A look at Modern Monetary Theory (MMT) from a Marxist perspective.
Costas Lapavitsas is a professor of political economy at the SOAS University of London
Nicolás Águila is an economist affiliated with the Centro Interdisciplinario para el Estudio de Políticas Públicas (CIEPP) in Buenos Aires
Jonas Elvander is a Brussels-based journalist and editor of the Swedish left-wing weekly newspaper Flamman
JE: In parallel to this development Modern Monetary Theory has had a breakthrough in the debate, especially in the Anglo-Saxon world, but also elsewhere. The US Democrats are now openly ignoring worries about the deficit and one of MMT’s main proponents, Stephanie Kelton, is giving advice to Washington insiders. Have the MMTers been proven right by this crisis?
CL: Well, I note that President Biden just announced that he is going to raise taxes on the rich. We will see what that will look like, but certainly that does not look like an MMT thing… One has to be very careful about talk of the “MMT moment”, or the “Minsky moment” ten years ago – which was not actually a Minsky moment. These things enter popular lore without necessarily being right. That is not to deny that some of the things that MMT has been arguing – and Marxism and various other radical economic currents – have been proven valid. It is true that MMT has had enormous popular success as well as in economic debate, and that should be acknowledged. But we have to be careful about what has been proven right. Everybody has long known that the state can create money to finance expenditure, and that can happen without necessarily leading to inflation, depending on many conditions. That is not really a new discovery, it has been known for a very long time. There were mercantilists who argued this more than two centuries ago.
What is really interesting and needs explaining is why has this kind of intervention become actual policy during in the last dozen years. MMT can hardly explain that since it is a theory which is supposed to hold at any time. This does not rally tell us why the central bank has taken an unprecedented position at the centre of economic activity. It has to do with financialized capitalism and its evolution, and you need Marxist analysis to tackle it.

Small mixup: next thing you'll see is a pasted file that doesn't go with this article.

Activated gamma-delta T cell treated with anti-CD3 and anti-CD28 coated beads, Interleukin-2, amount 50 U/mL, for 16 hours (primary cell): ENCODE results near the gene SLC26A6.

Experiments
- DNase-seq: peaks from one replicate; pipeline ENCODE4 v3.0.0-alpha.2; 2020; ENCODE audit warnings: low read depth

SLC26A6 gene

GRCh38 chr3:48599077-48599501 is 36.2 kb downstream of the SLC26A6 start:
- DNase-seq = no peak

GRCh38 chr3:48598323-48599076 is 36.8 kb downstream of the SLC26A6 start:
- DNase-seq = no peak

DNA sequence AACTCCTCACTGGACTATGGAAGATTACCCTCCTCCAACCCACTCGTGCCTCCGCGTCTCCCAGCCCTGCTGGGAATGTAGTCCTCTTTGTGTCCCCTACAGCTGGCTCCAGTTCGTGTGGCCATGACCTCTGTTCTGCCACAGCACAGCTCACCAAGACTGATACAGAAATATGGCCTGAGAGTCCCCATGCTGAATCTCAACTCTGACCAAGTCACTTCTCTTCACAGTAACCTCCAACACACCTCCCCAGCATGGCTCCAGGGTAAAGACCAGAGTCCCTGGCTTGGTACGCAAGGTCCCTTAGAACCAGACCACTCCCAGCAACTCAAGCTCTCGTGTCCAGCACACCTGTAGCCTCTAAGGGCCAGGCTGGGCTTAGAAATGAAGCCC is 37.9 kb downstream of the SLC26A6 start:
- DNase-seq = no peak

Beyond that, there is the question of whether the state can continue to play this role without also adopting other policies, particularly on tax, which is what MMT claims. There the jury is still out, and the argument is far more complex than MMT allows. First, as I have said, the US government is already raising taxes, they are not financing spending by issuing bonds. Second, and more crucially, the policies adopted have driven interest rates down to zero and there are negative consequences to that, which MMT ignores. But they cannot be ignored – we are living through them! The US stock-market has gone through the roof, there is an explosion of capital flows across the world, and an enormous accumulation of debt. That is a crucial element of what is happening, and MMT has little to say about it. But it will come up in the near future and we will have to deal with it.
NA: Clearly MMT has contributed to a shift in the debate, mainly to shift the worry to inflation and away from deficits. But to what extent the current policies reflect MMT is something highly contested, even by themselves. Regarding the financing, Stephanie Kelton for example recently wrote an op-ed in the New York Times saying that Biden should spend more and faster, by printing money instead of taxing. And some Democrats have said that this level of spending is possible because of the low interest rates that allow for cheap government borrowing. But that is not what MMT says. And on the side of spending the policies are not reflective of MMT either, as there is no discussion of a job guarantee, at least not that I am aware of, or investing in care or investing in a green direction – maybe a little, but not in the manner that MMT proposes. There is also a methodological problem, which Costas pointed to. I do not think a crisis can prove or disprove a theory. Either you have a coherent explanation of things or you do not. If you present a theory that has some inconsistencies – like the neoclassical theory for example, or, as I also think, MMT – then a crisis will not prove you right. Maybe temporarily, but that is not enough.